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A Poor Man's ESP: Statistical Hydrograph Trace Adjustment
Submitted by Armida on Fri, 02/15/2013 - 11:58
|A Poor Man's ESP: Statistical Hydrograph Trace Adjustment
|Year of Conference
|Pagano, T. C., and Garen D. C.
|71st Annual Western Snow Conference
|Proceedings of the 71st Annual Western Snow Conference
|Western Snow Conference
|ESP, volumetric forecast, statistical rescaling, runoff forecasting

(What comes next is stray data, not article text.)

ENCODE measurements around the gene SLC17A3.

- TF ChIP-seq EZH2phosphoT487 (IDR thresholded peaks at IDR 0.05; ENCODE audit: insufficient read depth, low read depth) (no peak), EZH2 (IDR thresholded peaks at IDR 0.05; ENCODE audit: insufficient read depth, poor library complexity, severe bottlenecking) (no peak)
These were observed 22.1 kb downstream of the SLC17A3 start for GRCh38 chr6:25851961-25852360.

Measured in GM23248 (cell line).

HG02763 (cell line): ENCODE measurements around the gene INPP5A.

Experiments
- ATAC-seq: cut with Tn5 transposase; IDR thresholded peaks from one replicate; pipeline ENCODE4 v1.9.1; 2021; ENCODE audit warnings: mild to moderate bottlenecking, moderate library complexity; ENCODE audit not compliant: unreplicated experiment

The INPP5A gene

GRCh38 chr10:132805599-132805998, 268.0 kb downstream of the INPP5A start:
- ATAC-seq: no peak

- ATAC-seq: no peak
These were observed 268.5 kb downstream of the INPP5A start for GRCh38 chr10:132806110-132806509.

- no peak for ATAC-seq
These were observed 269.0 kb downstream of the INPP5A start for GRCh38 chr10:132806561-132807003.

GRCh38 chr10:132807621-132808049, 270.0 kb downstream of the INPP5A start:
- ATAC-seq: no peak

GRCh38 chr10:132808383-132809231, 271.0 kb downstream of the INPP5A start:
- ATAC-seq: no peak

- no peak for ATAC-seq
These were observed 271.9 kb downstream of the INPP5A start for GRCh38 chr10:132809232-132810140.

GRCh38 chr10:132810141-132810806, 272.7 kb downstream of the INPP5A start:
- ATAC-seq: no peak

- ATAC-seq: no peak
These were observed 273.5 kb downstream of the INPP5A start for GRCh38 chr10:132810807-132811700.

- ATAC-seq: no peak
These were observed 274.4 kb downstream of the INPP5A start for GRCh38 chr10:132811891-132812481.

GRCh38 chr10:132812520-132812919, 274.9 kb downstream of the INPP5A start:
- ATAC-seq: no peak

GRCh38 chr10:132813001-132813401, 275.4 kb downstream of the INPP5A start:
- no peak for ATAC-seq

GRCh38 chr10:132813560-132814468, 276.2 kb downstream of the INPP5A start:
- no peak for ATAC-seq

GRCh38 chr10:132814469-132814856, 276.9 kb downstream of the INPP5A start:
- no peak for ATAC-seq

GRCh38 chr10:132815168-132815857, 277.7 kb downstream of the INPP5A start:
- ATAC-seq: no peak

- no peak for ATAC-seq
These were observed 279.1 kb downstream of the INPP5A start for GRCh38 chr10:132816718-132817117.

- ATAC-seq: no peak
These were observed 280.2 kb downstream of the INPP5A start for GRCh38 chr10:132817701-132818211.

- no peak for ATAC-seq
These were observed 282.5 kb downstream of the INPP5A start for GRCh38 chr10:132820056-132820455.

Water managers increasingly demand forecasts of hydrograph characteristics beyond seasonal volumes. Currently, most volumetric forecasts of seasonal streamflow are produced using statistical regression techniques. One way to provide additional long-lead information about peak flows, low flows, and number of days to a particular threshold is to apply the Ensemble Prediction System, first developed by the National Weather Service. This Ensemble Prediction System involves the calibration of a hydrologic simulation model, model initialization using current watershed states, and forcing based on a number of observed historical meteorological traces. The output is a series of possible future daily hydrographs, from which the above mentioned characteristics can be derived. As a low-cost alternative, an ensemble hydrograph forecast can be obtained by rescaling historical flow traces by the existing statistical seasonal streamflow volume forecast. The volume of streamflow from past years is mapped into the distribution of the statistical error bound of the official seasonal volumetric forecast to obtain a multiplier factor for each year. This multiplier is then applied to each daily flow value of the historical year. While this simple system has many shortcomings and limitations, it still provides useful information and may serve as a credible naïve forecaster baseline against which to compare the performance of other ensemble forecast systems.